02 April 2024

When Presented with No Alternative, Pete Buttigieg Will Eventually Do the Minimum Possible

Case in point, after over a decade of accidents and deaths showing that the current management of railroads has no consideration for the general public or their employees, the FRA has finally issued weak staffing requirements for the longest trains.

Weak tea from one of the most overrated politicians in the Democratic Party:

The Biden administration on Tuesday required the largest freight railroads to operate their trains with at least two people on board, seeking to improve rail safety with a new mandate that immediately drew stiff industry opposition.

The new rule arrives more than a year after a Norfolk Southern train derailed in East Palestine, Ohio, spilling hazardous chemicals into the air and soil. While the roughly 150-car train had three people on board, the incident still triggered new interest in rail safety in Washington, where lawmakers proposed sweeping legislation that remains stalled on Capitol Hill in the face of sustained lobbying by rail companies.

Transportation Secretary Pete Buttigieg said the requirement issued Tuesday would bolster safety, preventing railroads from cutting back crews on trains, which can stretch to as much as three miles long and previously lacked a federal mandate for minimum staff.

“They want to operate that with one person,” Buttigieg said at a news conference. “ … It defies common sense and that changes today.”

The Biden administration first proposed rules requiring two-person crews in 2022, seeking to ensure that the nation’s largest railroads — known as class-one operators — did not whittle down staffing to dangerous levels in a bid to cut costs in a tight economy. Railroads argued against the rule, saying there was little evidence it would improve safety. But rail industry workers flooded the Transportation Department with supportive comments, stressing that they needed the extra help, especially in the case of an emergency.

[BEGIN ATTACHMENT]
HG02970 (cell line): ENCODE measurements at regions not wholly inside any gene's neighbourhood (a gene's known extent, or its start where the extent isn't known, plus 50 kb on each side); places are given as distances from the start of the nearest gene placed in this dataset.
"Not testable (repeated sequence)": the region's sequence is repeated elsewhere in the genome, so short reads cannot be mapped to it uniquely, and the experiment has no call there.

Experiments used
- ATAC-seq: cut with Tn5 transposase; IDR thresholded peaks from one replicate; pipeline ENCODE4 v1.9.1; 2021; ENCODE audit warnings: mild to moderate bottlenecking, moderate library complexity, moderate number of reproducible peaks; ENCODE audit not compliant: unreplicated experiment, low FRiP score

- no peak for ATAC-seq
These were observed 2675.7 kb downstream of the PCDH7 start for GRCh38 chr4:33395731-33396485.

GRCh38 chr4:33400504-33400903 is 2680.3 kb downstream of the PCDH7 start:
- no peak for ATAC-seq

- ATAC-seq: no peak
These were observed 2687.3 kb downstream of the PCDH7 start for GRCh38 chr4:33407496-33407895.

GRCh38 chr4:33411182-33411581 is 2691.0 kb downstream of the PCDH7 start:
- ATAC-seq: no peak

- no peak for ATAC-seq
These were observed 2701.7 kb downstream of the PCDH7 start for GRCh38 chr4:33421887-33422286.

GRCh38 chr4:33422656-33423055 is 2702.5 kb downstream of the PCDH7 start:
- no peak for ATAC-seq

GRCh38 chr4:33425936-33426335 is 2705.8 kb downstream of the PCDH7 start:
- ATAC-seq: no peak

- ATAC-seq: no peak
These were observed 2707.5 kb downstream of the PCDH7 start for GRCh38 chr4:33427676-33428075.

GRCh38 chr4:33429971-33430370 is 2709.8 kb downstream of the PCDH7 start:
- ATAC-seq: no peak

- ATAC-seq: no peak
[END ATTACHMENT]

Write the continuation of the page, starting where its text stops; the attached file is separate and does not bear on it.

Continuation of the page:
Nationally, more than 289 derailments and other accidents occurred on main freight lines last year from Jan. 1 to Nov. 30, according to a Washington Post review of federal transportation data in February. Despite that record, freight railroads still fought vigorously against new federal rules. Their opposition at the Federal Railroad Administration (FRA) mirrored their lobbying in legislatures around the country, where they argued there is no evidence that extra staffing would make trains safer. 

Of course the railroad executives are arguing against this.  Additional costs means lower profits, means lower bonuses for them.

We really need to do something to deal with the psychopathy of leaders at major companies in the United States.


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